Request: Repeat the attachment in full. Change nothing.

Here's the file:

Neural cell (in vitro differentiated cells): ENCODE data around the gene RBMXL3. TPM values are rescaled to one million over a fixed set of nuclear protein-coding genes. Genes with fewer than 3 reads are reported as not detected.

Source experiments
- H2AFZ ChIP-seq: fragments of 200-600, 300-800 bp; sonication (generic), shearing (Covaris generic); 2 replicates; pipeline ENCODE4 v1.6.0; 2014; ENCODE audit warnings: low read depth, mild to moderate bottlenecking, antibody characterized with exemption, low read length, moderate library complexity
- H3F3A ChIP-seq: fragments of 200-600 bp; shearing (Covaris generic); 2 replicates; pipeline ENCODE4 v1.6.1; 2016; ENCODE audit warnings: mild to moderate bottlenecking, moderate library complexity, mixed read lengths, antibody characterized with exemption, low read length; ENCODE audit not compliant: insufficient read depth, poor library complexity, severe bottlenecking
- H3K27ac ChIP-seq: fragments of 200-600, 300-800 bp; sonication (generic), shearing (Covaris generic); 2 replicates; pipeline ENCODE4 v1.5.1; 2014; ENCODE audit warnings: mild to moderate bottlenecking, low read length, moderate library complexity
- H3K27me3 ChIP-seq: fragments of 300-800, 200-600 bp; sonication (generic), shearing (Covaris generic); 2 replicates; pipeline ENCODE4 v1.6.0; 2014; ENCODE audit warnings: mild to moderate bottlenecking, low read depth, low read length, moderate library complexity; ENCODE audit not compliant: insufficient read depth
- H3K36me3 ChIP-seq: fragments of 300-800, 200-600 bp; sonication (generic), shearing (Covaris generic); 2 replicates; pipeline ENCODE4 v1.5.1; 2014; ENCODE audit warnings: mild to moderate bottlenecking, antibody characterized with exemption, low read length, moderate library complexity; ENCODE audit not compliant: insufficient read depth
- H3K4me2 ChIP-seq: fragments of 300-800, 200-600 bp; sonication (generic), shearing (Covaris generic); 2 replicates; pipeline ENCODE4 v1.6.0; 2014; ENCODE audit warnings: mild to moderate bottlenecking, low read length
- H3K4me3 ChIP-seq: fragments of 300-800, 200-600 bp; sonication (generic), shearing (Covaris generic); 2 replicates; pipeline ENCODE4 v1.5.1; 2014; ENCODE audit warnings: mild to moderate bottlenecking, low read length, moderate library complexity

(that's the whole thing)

Neural cell (in vitro differentiated cells): ENCODE data around the gene RBMXL3. TPM values are rescaled to one million over a fixed set of nuclear protein-coding genes. Genes with fewer than 3 reads are reported as not detected.

Source experiments
- H2AFZ ChIP-seq: fragments of 200-600, 300-800 bp; sonication (generic), shearing (Covaris generic); 2 replicates; pipeline ENCODE4 v1.6.0; 2014; ENCODE audit warnings: low read depth, mild to moderate bottlenecking, antibody characterized with exemption, low read length, moderate library complexity
- H3F3A ChIP-seq: fragments of 200-600 bp; shearing (Covaris generic); 2 replicates; pipeline ENCODE4 v1.6.1; 2016; ENCODE audit warnings: mild to moderate bottlenecking, moderate library complexity, mixed read lengths, antibody characterized with exemption, low read length; ENCODE audit not compliant: insufficient read depth, poor library complexity, severe bottlenecking
- H3K27ac ChIP-seq: fragments of 200-600, 300-800 bp; sonication (generic), shearing (Covaris generic); 2 replicates; pipeline ENCODE4 v1.5.1; 2014; ENCODE audit warnings: mild to moderate bottlenecking, low read length, moderate library complexity
- H3K27me3 ChIP-seq: fragments of 300-800, 200-600 bp; sonication (generic), shearing (Covaris generic); 2 replicates; pipeline ENCODE4 v1.6.0; 2014; ENCODE audit warnings: mild to moderate bottlenecking, low read depth, low read length, moderate library complexity; ENCODE audit not compliant: insufficient read depth
- H3K36me3 ChIP-seq: fragments of 300-800, 200-600 bp; sonication (generic), shearing (Covaris generic); 2 replicates; pipeline ENCODE4 v1.5.1; 2014; ENCODE audit warnings: mild to moderate bottlenecking, antibody characterized with exemption, low read length, moderate library complexity; ENCODE audit not compliant: insufficient read depth
- H3K4me2 ChIP-seq: fragments of 300-800, 200-600 bp; sonication (generic), shearing (Covaris generic); 2 replicates; pipeline ENCODE4 v1.6.0; 2014; ENCODE audit warnings: mild to moderate bottlenecking, low read length
- H3K4me3 ChIP-seq: fragments of 300-800, 200-600 bp; sonication (generic), shearing (Covaris generic); 2 replicates; pipeline ENCODE4 v1.5.1; 2014; ENCODE audit warnings: mild to moderate bottlenecking, low read length, moderate library complexity